Source: Jewish Educational Leadership. Spring 2008 (6:3) pages 10-14
This article reports on a ten month research project in which the author followed the work of her graduate student in establishing and running a "Girls Advisory Group" for her middle school students. Frequent phone dialogues about the group were recorded as well as reflections of the teacher, Kayla, on her developed interest in addressing an area of gender education. In addition, Kayla submitted journal entries via email.
This case study of Kayla highlights how she forged a connection with her middle school students over the course of a year, as she shifted perspectives on her role in the education of girls. This shift was an outgrowth of both pre-service and ongoing training on issues related to gender and education. In addition, an emphasis on reflective practice supported Kayla’s self-awareness of her potential impact on her female students.
The author concludes that:
" In addition to demonstrating the potential impact of teacher education programs, Kayla’s case exemplifies the need for ongoing professional development on gender and education within Jewish sites of learning. My year-long work with Kayla in the dual role of mentor and academic resource allowed her to pose questions, seek advice, and engage in collaborative dialogue. As Kayla suggests, this ongoing interchange supported her reconstructed approach to practice.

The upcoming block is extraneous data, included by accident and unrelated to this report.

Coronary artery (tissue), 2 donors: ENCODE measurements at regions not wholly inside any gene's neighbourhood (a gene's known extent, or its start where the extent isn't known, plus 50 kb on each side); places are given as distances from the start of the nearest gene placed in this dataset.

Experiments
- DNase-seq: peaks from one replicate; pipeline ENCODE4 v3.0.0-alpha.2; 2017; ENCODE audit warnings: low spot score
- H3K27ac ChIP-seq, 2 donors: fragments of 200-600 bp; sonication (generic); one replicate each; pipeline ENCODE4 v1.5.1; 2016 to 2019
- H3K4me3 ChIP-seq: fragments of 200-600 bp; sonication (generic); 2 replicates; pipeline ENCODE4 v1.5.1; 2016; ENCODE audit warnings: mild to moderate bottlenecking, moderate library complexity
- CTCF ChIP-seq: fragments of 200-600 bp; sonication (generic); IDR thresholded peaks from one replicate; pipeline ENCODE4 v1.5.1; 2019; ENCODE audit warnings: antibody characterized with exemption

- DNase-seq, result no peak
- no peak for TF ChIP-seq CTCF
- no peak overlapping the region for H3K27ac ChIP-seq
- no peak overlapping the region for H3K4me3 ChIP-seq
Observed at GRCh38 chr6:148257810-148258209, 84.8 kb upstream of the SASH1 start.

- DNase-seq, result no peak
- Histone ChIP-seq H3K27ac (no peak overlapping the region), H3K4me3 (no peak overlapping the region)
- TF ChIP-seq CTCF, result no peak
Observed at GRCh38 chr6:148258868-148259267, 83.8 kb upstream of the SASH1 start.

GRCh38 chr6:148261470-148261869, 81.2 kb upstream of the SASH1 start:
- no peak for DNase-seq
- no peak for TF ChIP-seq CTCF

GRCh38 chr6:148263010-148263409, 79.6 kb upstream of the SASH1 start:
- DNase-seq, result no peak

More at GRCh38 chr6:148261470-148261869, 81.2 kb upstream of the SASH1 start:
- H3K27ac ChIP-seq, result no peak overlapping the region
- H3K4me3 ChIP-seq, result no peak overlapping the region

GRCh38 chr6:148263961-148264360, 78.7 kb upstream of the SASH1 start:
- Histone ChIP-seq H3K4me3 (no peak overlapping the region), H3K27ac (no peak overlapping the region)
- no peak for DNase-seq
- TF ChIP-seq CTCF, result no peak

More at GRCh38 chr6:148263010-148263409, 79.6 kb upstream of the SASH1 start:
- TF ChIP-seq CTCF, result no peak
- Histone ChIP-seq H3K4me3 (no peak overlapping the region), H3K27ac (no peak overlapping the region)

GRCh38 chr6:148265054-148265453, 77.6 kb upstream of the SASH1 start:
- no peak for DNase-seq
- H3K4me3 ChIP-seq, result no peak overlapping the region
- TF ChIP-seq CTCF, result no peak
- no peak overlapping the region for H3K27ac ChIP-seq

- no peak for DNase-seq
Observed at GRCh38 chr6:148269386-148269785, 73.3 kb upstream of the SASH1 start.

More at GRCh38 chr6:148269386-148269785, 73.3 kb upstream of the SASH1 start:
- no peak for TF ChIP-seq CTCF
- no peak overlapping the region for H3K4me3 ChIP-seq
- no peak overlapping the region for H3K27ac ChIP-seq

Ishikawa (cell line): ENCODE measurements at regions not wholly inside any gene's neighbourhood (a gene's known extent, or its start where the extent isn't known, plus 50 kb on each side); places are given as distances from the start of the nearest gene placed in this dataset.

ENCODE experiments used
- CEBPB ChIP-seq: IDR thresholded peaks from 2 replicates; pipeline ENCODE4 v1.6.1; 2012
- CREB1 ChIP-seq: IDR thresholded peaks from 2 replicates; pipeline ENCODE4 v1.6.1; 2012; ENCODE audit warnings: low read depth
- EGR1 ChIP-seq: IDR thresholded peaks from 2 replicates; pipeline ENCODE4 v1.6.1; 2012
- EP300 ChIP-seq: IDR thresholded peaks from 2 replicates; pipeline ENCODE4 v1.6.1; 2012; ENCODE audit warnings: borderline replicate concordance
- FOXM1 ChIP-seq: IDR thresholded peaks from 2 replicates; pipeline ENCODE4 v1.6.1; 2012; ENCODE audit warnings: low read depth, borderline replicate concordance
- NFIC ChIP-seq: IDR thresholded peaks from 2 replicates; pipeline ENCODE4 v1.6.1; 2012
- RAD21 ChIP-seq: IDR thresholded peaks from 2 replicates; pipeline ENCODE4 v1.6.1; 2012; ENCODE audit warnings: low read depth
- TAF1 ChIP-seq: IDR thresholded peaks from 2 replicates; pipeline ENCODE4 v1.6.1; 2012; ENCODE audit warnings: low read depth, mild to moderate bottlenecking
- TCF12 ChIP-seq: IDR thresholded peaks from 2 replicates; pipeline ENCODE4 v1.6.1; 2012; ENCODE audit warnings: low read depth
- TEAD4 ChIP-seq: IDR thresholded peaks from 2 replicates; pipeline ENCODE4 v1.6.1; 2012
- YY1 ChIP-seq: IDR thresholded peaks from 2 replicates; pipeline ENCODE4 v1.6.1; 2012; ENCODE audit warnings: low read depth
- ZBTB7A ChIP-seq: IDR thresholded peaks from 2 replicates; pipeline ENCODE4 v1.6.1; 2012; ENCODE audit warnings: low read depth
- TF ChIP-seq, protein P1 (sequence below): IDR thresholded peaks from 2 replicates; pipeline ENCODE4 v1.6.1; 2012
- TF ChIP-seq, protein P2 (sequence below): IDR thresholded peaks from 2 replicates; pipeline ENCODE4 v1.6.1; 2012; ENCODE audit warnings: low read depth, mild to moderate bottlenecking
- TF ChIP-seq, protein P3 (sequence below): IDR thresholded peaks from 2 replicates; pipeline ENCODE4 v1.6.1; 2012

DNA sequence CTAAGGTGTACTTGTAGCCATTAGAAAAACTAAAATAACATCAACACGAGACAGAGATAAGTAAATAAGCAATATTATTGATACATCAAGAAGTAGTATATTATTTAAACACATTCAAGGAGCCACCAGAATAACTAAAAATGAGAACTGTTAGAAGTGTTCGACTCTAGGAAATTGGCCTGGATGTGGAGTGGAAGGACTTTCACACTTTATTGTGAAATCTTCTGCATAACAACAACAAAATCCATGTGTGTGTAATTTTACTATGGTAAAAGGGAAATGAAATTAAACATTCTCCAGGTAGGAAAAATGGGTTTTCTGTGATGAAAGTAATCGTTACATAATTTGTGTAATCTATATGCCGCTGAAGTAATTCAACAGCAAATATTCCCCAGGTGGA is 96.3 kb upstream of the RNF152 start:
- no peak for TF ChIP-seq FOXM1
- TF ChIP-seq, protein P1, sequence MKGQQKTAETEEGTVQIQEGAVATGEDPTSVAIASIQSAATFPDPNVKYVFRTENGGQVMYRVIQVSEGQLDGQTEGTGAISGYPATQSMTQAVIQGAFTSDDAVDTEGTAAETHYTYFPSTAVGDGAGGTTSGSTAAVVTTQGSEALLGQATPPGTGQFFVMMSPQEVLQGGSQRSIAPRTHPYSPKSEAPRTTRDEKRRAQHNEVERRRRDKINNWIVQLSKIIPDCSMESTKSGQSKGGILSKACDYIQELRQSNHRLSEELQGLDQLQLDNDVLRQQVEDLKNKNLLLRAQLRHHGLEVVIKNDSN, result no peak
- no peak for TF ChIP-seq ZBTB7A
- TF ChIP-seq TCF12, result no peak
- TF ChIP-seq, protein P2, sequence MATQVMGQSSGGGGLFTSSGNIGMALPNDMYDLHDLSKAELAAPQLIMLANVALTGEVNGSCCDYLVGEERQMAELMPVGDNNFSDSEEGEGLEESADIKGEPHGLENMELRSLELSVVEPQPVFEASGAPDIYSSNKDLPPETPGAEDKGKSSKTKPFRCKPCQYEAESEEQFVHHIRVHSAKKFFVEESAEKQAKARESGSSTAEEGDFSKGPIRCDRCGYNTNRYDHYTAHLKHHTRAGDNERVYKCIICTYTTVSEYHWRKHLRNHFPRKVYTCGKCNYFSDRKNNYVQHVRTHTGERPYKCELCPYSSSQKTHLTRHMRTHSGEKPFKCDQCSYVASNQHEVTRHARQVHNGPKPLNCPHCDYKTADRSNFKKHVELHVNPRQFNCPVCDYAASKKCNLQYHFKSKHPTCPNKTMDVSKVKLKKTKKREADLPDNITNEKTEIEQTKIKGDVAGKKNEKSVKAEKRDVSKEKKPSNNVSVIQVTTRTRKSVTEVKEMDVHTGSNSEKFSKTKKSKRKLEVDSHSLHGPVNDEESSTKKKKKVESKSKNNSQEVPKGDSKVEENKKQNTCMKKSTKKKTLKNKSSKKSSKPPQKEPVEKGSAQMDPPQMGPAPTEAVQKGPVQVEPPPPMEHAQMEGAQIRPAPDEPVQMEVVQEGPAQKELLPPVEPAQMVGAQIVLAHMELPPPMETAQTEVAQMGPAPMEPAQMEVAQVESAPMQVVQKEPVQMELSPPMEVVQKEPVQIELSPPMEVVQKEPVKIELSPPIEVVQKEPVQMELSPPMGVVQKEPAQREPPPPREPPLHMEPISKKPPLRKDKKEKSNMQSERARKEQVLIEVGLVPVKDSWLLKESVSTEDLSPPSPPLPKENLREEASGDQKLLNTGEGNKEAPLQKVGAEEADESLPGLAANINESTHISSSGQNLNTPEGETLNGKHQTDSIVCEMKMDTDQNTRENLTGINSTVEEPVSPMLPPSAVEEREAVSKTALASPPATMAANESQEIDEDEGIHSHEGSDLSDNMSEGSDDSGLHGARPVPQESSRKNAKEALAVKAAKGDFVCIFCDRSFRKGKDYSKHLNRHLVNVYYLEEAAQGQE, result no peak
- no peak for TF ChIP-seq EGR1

Novice educators balance numerous competing pressures and demands, and are more apt to address complex issues connected to socio-emotional health and well-being when perceived as imperative, relevant, and inherent to teaching… School and university mentors can guide this process toward receptiveness. Persistent support ultimately serves to cultivate a perspective within Jewish education that “gender matters.”"